Subject 
Symmetry (Physics)


Particles (Nuclear physics)


Standard model (Nuclear physics)

Alt Name 
Froggatt, C. D.


Nielsen, H. B.

Description 
1 online resource (x, 581 pages) : illustrations 
Bibliography Note 
Includes bibliographical references. 
Contents 
PREFACE; CONTENTS; ORIGIN of SYMMETRIES; Chapter I INTRODUCTION; References; Chapter II SYMMETRIES FROM NONRELATIVISTIC PHYSICS; References; Chapter III SYMMETRIES FROM THE STANDARD MODEL; 3.1. The Standard Model; 3.2. Symmetries of the Strong and Electromagnetic Interactions; References; Chapter IV BEYOND THE STANDARD MODEL; 4.1. Grand Unification; 4.2. Hidden Local Symmetry and Dynamical Gauge Bosons in NonLinear Sigma Models; 4.3. Hidden Symmetries in N = 8 Supergravity; 4.4. KaluzaKlein Theories; 4.5. Anomaly Cancellation; 4.6. Strings. 

4.6.1. The Heterotic String and KacMoody Algebras4.6.2. Gauge Symmetry from Strings; References; Chapter V THE CPT THEOREM; References; Chapter VI THE FUNDAMENTAL SYMMETRIES; 6.1. Introduction; 6.2. Poincare Invariance; 6.2.1. Formal appearance of Poincare invariance; 6.2.2. Lorentz invariance from the renormalisation group; 6.2.3. Translational invariance from dimensional analysis; 6.2.4. Lorentz invariance from string theory; 6.3. Local Gauge Invariance; 6.3.1. Formal appearance of gauge symmetry; 6.3.2. Gauge symmetry from the renormalisation group; 6.4. Supersymmetry; References. 

Chapter VII CONCLUSION7.1. Conclusion on the Origin of Symmetries; 7.2. Random Dynamics; 7.2.1. Baby universe theory suggesting random dynamics; 7.2.2. The first steps in random dynamics; A. Quantum Mechanics; B. 3 + 1 Dimensions of SpaceTime; C. Locality; 7.2.3. Field theory glass and gauge glass; 7.2.4. Numerical predictions from random dynamics; 7.3. Classification of Symmetry Derivations; References; REPRINTED PAPERS; THE ROLE AND VALUE OF THE SYMMETRY PRINCIPLES AND EINSTEIN'S CONTRIBUTION TO THEIR RECOGNITION; A Few Words About Einstein; Three Basic Concepts of Presentday Physics.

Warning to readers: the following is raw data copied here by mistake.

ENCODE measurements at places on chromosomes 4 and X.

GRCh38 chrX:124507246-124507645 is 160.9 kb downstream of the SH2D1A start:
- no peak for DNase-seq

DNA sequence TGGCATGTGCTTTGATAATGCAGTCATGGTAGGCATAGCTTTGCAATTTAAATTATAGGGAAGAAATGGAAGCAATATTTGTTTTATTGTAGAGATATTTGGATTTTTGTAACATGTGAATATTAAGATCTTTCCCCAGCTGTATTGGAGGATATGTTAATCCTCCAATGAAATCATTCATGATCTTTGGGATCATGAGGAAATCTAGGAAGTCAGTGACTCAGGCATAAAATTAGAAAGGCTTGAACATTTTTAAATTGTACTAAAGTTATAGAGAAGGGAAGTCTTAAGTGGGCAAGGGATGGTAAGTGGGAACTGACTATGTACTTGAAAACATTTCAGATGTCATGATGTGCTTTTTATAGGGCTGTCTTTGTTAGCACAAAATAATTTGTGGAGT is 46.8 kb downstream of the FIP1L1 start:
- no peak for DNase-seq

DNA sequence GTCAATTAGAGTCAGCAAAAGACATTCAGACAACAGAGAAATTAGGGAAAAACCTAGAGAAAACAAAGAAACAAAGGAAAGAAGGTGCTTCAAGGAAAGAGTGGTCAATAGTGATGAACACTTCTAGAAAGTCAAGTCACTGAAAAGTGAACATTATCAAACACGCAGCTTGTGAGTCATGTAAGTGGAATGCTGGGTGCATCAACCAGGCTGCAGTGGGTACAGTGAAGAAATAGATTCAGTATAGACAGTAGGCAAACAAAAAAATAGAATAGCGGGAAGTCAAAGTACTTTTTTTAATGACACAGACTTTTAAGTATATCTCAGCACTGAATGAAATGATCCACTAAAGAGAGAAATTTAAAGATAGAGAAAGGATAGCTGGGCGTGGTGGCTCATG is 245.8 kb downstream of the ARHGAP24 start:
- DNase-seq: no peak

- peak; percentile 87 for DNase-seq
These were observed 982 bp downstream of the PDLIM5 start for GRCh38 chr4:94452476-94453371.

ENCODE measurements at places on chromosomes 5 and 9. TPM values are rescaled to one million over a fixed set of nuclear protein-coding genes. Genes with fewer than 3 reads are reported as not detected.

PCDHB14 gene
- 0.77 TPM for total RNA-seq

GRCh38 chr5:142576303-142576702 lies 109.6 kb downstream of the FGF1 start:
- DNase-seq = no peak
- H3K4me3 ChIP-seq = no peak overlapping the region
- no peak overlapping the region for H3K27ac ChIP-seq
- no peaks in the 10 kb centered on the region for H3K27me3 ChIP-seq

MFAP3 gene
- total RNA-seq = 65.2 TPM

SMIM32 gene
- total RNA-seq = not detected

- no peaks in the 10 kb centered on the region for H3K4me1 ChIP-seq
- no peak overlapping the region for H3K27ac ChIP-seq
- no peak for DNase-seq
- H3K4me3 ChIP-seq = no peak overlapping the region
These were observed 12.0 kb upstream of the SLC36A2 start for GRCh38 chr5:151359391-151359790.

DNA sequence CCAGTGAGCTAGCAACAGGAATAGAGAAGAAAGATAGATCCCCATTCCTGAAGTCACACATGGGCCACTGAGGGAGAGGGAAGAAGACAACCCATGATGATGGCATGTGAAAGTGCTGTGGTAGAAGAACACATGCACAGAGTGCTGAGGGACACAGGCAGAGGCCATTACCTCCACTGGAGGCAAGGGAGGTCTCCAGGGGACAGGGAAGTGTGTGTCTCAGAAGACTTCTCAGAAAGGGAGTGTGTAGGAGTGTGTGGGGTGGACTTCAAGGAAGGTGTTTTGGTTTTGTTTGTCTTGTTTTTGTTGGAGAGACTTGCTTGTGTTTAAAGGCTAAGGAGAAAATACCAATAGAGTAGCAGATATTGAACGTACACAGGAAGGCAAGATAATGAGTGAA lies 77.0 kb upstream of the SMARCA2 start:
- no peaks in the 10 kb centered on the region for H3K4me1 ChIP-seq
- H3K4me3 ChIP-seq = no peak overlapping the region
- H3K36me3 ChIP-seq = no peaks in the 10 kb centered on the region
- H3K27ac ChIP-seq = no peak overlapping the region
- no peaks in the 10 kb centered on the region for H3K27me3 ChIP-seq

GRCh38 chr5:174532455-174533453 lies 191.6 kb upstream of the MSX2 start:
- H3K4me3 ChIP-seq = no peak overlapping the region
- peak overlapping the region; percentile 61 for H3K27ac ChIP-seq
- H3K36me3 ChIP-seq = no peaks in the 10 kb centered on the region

Extensions of the Area of PhysicsCircumstances in Our World Which Made the Development of Physics Possible; What Areas Remain Unexplored? Which Should Be Explored?; Einstein and the Role of Symmetry in Modern Physics; I; II; Ill; IV; References; Conceptual foundations of the unified theory of weak and electromagnetic interactions; Zur Theorie des Wasserstoffatoms; On the Problem of Degeneracy in Quantum Mechanics; INTRODUCTION; CONTINUOUS GROUPS OF CONTACTTRANSFORMATIONS IN CLASSICAL MECHANICS; CONTINUOUS GROUPS OF CONTACTTRANSFORMATIONS IN QUANTUM MECHANICS; EXAMPLES. 

A. The hydrogenic atom (3dimensional)B. The Kepler problem in two dimensions; C. The 2dimensional isotropic harmonic oscillator; D. The ndimensional isotropic oscillator; E. The 2dimensional anisotropic oscillator; On the Consequences of the Symmetry of the Nuclear Hamiltonian on the Spectroscopy of Nuclei; 1; 2; 3; 4; 5; 6; SPIN AND UNITARY SPIN INDEPENDENCE OF STRONG INTERACTIONS; NonAbelian Gauge Theories of the Strong Interactions; Constraints imposed by CP conservation in the presence of pseudoparticles; I. INTRODUCTION; II. SINGLEFLAVOR MODEL. 
Summary 
The development in our understanding of symmetry principles is reviewed. Many symmetries, such as charge conjugation, parity and strangeness, are no longer considered as fundamental but as natural consequences of a gauge field theory of strong and electromagnetic interactions. Other symmetries arise naturally from physical models in some limiting situation, such as for low energy or low mass. Random dynamics and attempts to explain all symmetries  even Lorentz invariance and gauge invariance  without appealing to any fundamental invariance of the laws of nature are discussed. A selection of. 
Note 
Print version record. 
ISBN 
9789814329057 (electronic bk.) 

9814329053 (electronic bk.) 

9971966301 

9789971966300 

997196631X 

9789971966317 
OCLC # 
842158118 
Additional Format 
Print version: Origin of symmetries. Singapore ; River Edge, NJ : World Scientific, ©1991 9971966301 (DLC) 91029260 (OCoLC)24215237